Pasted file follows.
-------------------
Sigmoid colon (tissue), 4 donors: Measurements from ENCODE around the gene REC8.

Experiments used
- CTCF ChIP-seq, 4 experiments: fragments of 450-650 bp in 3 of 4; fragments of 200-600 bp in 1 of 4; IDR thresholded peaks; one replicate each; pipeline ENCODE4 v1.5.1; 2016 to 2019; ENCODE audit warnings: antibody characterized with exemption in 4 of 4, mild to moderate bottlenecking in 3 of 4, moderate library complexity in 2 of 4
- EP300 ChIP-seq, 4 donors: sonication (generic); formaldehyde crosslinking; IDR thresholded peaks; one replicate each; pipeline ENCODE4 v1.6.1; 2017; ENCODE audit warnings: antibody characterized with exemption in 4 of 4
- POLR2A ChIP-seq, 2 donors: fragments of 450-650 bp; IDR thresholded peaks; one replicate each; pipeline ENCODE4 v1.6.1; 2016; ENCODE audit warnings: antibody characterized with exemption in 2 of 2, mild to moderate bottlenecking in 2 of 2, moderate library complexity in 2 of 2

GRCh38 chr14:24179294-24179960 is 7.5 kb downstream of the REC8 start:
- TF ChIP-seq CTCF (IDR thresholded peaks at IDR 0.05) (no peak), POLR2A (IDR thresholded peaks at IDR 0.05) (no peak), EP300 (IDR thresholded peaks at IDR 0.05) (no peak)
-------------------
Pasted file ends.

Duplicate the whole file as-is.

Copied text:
Sigmoid colon (tissue), 4 donors: Measurements from ENCODE around the gene REC8.

Experiments used
- CTCF ChIP-seq, 4 experiments: fragments of 450-650 bp in 3 of 4; fragments of 200-600 bp in 1 of 4; IDR thresholded peaks; one replicate each; pipeline ENCODE4 v1.5.1; 2016 to 2019; ENCODE audit warnings: antibody characterized with exemption in 4 of 4, mild to moderate bottlenecking in 3 of 4, moderate library complexity in 2 of 4
- EP300 ChIP-seq, 4 donors: sonication (generic); formaldehyde crosslinking; IDR thresholded peaks; one replicate each; pipeline ENCODE4 v1.6.1; 2017; ENCODE audit warnings: antibody characterized with exemption in 4 of 4
- POLR2A ChIP-seq, 2 donors: fragments of 450-650 bp; IDR thresholded peaks; one replicate each; pipeline ENCODE4 v1.6.1; 2016; ENCODE audit warnings: antibody characterized with exemption in 2 of 2, mild to moderate bottlenecking in 2 of 2, moderate library complexity in 2 of 2

GRCh38 chr14:24179294-24179960 is 7.5 kb downstream of the REC8 start:
- TF ChIP-seq CTCF (IDR thresholded peaks at IDR 0.05) (no peak), POLR2A (IDR thresholded peaks at IDR 0.05) (no peak), EP300 (IDR thresholded peaks at IDR 0.05) (no peak)